ground fault receptacles or breaker?


  #1  
Old 10-01-03, 06:19 PM
vermontdoc
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Question ground fault receptacles or breaker?

a home inspector noted that we do not have gfci receptacles as required by code, but the bathrooms and outdoor circuits are connected to a ground fault breaker on the electrical panel. is this not up to code? and if not, can I have one receptacle with the gfci and the others "down line" be of the regular type?

please note, this is just to get the house sold and be up to code, don't need no cadillac option here
 
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Old 10-01-03, 06:29 PM
J
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The GFCI breaker and receptacle do the same thing. Simply respond by saying that the receptacles in question are protected by a GFCI breaker. That should be the end of it.
 
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Old 10-01-03, 06:36 PM
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I agree with John. Breaker is as good as GFCI recepts.
Could he be refering to kitchen recepts not on GFCI?
For future reference, one GFCI breaker provides the same protection to all downstream non-GFCI recepts, as individual GFCI recepts or one GFCI recept at the front of the line and all others protected.
The inspector might want you to put a sticker on the recepts to indicate GFCI protection.
 
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Old 10-01-03, 06:44 PM
brickeyee
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And also note you are under no obligation to make any repairs to bring a house 'up to code'. Systems are grandfathered for changes made to the codes subsequent to the house being built. It is all negotiable,
 
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Old 10-01-03, 07:17 PM
J
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Although brick is correct that you are not under obligation to do anything at all that the home inspector recommends, providing GFCI protection (if it is indeed missing where current code requires) is an accommodation that almost all sellers make (because it is so easy and inexpensive and quick to do, and because the improvement in safety is so dramatic).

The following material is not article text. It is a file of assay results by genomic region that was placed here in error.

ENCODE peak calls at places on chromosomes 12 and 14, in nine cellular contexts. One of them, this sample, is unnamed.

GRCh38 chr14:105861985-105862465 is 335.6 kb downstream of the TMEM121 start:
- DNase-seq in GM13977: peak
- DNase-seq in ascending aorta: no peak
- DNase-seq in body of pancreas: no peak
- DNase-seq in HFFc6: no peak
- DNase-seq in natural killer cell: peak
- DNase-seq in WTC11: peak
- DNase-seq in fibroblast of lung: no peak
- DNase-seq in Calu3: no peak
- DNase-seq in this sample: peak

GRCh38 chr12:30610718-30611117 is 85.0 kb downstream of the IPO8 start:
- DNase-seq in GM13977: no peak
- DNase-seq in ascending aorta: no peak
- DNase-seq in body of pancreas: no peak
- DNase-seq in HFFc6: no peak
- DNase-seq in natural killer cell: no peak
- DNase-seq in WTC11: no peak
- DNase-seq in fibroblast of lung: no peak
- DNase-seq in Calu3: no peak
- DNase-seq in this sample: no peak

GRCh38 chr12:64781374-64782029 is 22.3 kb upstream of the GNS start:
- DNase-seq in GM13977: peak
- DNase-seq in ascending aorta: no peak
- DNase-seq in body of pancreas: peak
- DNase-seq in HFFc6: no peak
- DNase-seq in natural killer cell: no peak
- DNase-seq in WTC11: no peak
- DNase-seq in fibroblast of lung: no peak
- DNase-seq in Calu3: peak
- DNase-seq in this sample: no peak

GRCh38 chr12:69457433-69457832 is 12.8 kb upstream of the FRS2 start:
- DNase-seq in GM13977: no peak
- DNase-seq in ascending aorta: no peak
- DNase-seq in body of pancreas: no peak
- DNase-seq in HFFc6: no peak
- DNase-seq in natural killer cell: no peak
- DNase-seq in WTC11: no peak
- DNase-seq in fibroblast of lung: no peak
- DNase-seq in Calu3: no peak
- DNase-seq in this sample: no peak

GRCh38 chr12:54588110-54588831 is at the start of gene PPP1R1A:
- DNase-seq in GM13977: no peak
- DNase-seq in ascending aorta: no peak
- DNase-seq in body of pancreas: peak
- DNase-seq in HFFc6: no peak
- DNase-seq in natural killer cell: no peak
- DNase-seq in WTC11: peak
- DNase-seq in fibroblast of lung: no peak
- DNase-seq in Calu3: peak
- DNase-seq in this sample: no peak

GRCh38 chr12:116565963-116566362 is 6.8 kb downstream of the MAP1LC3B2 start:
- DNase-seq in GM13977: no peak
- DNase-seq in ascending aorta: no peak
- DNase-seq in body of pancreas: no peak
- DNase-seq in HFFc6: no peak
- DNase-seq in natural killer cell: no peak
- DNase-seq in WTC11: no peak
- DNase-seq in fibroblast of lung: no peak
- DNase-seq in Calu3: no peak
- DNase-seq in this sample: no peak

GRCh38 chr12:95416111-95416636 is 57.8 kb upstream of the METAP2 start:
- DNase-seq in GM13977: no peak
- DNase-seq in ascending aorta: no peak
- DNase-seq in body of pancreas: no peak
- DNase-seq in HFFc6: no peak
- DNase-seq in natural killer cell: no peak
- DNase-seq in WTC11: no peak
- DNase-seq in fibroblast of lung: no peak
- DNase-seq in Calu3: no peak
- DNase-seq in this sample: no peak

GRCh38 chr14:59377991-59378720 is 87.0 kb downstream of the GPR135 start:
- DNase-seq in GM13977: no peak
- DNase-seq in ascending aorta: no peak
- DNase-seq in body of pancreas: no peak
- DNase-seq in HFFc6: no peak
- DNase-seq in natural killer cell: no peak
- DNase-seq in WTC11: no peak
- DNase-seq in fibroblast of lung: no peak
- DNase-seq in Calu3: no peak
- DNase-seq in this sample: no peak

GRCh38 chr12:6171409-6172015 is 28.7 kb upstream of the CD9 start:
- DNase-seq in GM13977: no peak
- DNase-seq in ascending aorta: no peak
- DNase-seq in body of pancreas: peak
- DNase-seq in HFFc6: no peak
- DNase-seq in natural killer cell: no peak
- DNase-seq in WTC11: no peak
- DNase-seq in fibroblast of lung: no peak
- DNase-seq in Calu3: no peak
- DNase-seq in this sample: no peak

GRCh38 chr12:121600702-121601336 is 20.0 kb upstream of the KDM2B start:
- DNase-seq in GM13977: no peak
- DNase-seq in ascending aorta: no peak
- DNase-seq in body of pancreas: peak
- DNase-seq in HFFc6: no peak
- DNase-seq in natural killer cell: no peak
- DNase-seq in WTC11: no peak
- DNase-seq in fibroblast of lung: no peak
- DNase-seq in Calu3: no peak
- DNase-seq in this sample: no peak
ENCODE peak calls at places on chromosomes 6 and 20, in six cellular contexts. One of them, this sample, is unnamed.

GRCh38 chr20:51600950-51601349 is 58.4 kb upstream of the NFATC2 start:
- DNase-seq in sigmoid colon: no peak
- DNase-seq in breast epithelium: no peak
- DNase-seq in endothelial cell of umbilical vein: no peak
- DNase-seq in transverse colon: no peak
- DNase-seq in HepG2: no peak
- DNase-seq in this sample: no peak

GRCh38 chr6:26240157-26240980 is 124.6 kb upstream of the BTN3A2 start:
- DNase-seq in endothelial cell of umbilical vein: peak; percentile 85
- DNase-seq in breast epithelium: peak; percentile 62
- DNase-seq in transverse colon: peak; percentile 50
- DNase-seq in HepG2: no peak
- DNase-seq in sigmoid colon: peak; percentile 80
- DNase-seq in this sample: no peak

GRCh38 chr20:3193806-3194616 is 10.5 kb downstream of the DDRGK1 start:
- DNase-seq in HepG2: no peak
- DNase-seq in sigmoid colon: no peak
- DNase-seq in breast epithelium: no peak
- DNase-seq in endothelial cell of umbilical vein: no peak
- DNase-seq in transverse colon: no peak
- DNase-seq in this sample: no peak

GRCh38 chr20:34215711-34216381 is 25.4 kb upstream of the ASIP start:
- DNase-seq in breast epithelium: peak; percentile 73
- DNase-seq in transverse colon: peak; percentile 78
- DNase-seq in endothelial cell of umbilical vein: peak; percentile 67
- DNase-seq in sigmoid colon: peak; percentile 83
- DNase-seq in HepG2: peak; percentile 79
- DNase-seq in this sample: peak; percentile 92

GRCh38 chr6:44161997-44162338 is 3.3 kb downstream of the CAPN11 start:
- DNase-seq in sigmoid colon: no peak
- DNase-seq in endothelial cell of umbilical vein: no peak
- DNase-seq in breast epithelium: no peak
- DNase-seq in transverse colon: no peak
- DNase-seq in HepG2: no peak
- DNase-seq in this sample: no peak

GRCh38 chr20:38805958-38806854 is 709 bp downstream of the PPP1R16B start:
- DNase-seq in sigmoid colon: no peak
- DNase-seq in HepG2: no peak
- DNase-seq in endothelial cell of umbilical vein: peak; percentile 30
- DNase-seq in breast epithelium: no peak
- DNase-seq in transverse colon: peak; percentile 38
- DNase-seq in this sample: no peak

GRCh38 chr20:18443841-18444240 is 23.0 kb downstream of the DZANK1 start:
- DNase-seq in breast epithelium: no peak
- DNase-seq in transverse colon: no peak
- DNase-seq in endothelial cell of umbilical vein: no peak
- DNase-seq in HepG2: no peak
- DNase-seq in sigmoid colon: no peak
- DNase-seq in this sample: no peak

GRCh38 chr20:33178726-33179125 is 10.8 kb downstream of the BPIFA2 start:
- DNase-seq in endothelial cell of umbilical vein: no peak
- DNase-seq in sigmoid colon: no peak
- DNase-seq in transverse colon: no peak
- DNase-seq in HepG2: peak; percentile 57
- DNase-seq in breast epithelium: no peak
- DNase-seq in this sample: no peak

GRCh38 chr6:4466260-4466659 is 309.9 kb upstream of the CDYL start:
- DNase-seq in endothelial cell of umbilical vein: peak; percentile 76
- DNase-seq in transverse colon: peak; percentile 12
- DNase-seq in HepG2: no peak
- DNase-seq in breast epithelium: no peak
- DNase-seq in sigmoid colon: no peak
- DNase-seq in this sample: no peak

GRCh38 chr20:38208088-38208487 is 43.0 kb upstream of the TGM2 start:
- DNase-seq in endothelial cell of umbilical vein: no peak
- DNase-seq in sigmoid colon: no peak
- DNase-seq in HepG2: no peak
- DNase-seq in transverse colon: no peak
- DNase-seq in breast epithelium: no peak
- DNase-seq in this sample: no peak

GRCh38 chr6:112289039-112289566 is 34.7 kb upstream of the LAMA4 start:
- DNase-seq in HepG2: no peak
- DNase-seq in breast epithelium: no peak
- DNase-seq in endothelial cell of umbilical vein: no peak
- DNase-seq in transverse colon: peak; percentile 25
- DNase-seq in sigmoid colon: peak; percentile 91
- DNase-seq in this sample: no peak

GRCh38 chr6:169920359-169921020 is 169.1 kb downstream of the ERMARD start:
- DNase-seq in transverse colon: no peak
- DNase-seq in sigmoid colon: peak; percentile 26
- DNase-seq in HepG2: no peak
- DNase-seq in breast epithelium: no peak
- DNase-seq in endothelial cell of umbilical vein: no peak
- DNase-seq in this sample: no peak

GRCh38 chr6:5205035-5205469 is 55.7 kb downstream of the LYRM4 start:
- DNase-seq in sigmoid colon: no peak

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Old 10-02-03, 05:11 AM
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There may be local codes that supercede the NEC. A local code may require, for instance, that all bathroom outlets be GFCI protected when the house is sold. This may mean that the seller has to do something with any bathroom outlets that are not GFCI protected.
 
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Old 10-02-03, 08:21 AM
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Art. 210.8 of the NEC requires GFI Interrupter Protection of specific circuits and specific receptacle-locations in Dwelling-Units without specifiying the exact design or type of such protection.

Art. 100 defines a GFI Circuit-Interrupter as "a device intended for the protection of personell" A GFI CB is such a "devise"
 
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Old 10-02-03, 07:42 PM
vermontdoc
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thanks for the awesome replies, I 'll probably have to go out and get a few gfci receps so I can get some of those stickers.

I appreciate the help! jeff
 
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Old 10-03-03, 11:18 AM
Jxofaltrds
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How can a home be required to "bring" it up to code unless it is unsafe?

What about ex post facto? (After the fact).

Do not be tricked into thinking you have to pay to upgrade anything. Let the buyer do this should they chose to buy your home.
 
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Old 10-03-03, 11:45 AM
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In many cases you can and will be required to bring your house up to certain elements of code.

Many states have requirements for smoke detectors and/or carbon monoxide detectors to be in place and working when a house is sold. Usually these only need to be battery operated and not interconnected.

I have seen local laws that require GFCI protected outlets in bathrooms, if there are any outlets in the bathroom, when the house is sold. (In other words, you are not required to add a GFCI outlet, but you are required to convert any existing outlets to be GFCI ptotected.)

You should also be aware of what existing code rules are, because a potential buyer may try to negotiate upgrading certain deficiencies (which may be perfectly legal based on year of installation) into the purchase price they offer, or may try to stipulate that they be done (and paid for) by you before closing.
 
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Old 10-03-03, 11:57 AM
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When I sold my last house, I was "dinged" because the kitchen circuits within X feet of the sink weren't GFI protected. I had a breaker GFI for the bathrooms too and misunderstood the Inspector's comment at first. Once clarified I replaced one outlet and got the kitchen electrical up to current code. My sales contract specified that I would make up to $200 in repairs based on the results of the inspection. This one was easy and cheap.

Doug M.
 
 

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